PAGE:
I hate being negative on QB Jared Goff. He’s my favorite player on the team — I’m seriously in the tank for this kid. However, he was 18-33 and those throws that he missed on could have been completions if he was just a bit more accurate. His timing was off. Goff just needs to get on the same page with his receivers, as he underthrew both WR Robert Woods and WR Brandin Cooks several times. Goff had some encouraging moments though, tossing a nice touchdown pass to WR Cooper Kupp in the red zone. The baby pass to RB Todd Gurley was nice, but feels like a gift to his stat sheet since Gurley did most of the work. However, giving Goff a “C” for 233 yards and no INTs seems harsh, but it’s tough love — he’s better than this.
My biggest complaint about the running game was how often it was used, which was not enough. RB Todd Gurley racked up 108 yards rushing and the wide receivers even had moments with the jet sweep gadgetry, which was fun to watch because it was driving Coach Gruden nuts. I wanted more of that. Back to Gurley: he really showed excellent patience out there, exploiting gaps like the superstar that he is.
This grade may seem insane since the tight ends were basically invisible, grabbing zero catches. However, TE Tyler Higbee was a positive presence on the field, basically acting as an offensive lineman during the game, sealing some key blocks to let Todd Gurley loose. There are a lot of weapons on this offense, and it’s impressive that Higbee is carving out a valuable role without the ball.
WR Brandin Cooks was targeted eight times and caught five balls. Great! WR Robert Woods was targeted nine times and caught three balls. Not great! I thought WR Cooper Kupp played well. The whole unit just needs to get on the same rhythm with Jared Goff because they are VERY talented.
The stars of the game were led by LT Andrew Whitworth and company. They gave Goff hours and hours to throw the ball and blew up ginormous holes for Gurley — they just needed their defense to get off the field so they could dominate, which they did. Shout out to Austin Blythe who filled in admirably for Jamon Brown.
The Oakland Raiders gave up 155 yards in penalties, and a lion’s share of those came from the Raider’s offensive line doing everything they keep DE Aaron Donald from eating QB Derek Carr. DE Michael Brockers got the first sack of the year for the unit, with many more to come. Though their effort didn’t result in a handful of sacks, it was very clear that Derek Carr was getting very frustrated by the 4th quarter.
This was a confusing unit to grade, because the stats for Cory Littleton were pretty impressive: 11 tackles, an INT (which was basically a Christmas present from Derek Carr), and a pass deflection. However, he got scorched by TE Jared Cook several times in the first half, along with ILB Ramik Wilson. It’s the tackling that was rough, which I’m hoping was due to the players still getting used to the speed of the game. Once Wilson was replaced by FS Marqui Christian, things settled down a bit. Let’s just say the absence of ILB Mark Barron was felt greatly. On the outside, LB Matt Longacre failed to provide consistent pressure. LB Samson Ebukam was slightly more effective, but the whole unit just played like an unfinished experiment.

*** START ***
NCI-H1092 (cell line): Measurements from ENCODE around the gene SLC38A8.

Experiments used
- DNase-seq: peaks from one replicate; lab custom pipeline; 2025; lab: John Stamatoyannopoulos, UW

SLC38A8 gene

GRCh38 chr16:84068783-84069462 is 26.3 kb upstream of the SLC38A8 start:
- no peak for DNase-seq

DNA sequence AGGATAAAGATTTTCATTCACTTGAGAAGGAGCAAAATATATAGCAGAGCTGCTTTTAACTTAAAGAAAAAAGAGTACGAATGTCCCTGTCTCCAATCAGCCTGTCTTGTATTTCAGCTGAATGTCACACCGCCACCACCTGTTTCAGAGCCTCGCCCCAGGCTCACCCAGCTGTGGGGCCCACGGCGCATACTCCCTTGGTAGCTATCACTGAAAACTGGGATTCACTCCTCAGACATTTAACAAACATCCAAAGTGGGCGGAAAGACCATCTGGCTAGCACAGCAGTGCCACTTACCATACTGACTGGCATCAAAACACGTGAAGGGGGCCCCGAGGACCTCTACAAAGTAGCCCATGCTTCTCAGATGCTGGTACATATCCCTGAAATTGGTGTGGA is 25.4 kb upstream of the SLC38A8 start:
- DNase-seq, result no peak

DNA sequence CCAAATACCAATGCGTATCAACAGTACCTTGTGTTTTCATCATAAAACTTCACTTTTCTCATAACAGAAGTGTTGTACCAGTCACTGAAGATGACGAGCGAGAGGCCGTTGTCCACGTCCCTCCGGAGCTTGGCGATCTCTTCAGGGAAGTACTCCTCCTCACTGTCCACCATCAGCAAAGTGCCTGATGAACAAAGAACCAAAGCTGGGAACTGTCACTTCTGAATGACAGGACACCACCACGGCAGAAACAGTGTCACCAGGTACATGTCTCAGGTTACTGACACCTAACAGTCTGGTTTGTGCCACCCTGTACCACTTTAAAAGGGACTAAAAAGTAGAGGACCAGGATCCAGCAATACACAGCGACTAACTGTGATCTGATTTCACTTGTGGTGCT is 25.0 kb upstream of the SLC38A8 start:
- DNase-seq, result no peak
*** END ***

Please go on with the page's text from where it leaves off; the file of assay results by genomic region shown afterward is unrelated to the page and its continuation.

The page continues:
CB Marcus Peters and CB Aqib Talib did their job by locking down the wide receivers like Amari Cooper. Derek Carr only threw the ball nine times out of 40 attempts to the corner positions. And the highlight of the game was most likely the pick 6 by Peters, which will hopefully be a reoccurring joy this season to watch. S John Johnson III had a clutch INT that was a huge sigh of relief as the Raiders were in the red zone. Yet the tackling was still very raw, as they allowed RB Marshawn Lynch to treat them like nerds getting hazed in an 80s sex comedy. The visual of John Johnson III getting dragged five yards by Lynch into the end zone will be difficult to erase from my memory. Lynch only ran for 41 yards, so this isn’t too big of a concern, but the optics were troubling. There were moments in the first half where the defensive backs just looked way smaller than the Raiders, like it was JV against the varsity team.
Not much punting in this game, but K Greg Zuerlein went 4/5 with a 55 yard kick that was good, but even a miss by Greg the leg is disappointing. We have high expectations now, Ramily. We’re a Super Bowl caliber team! We can't miss makable field goal attempts. On the return side, WR Pharoh Cooper was effective, running back a kick return for 26 yards and a punt return for 12. Nothing crazy, but definitely helped with the field position aspect of things.
Coach Sean McVay and company did a masterful job with their halftime adjustments, coming out in the 3rd quarter with a completely different look on defense. Once CB Aqib Talib was placed Jared Cook, the defense was able to lock in and get off the field, allowing the offense to take over. What was also impressive was the decision to rely heavily on the play-action in the second half when Oakland was expecting a lot of Todd Gurley since the Rams had the lead — the gambit works and kept the Raiders’ defense off their game. Also, McVay didn’t have any timeout issues. Yay!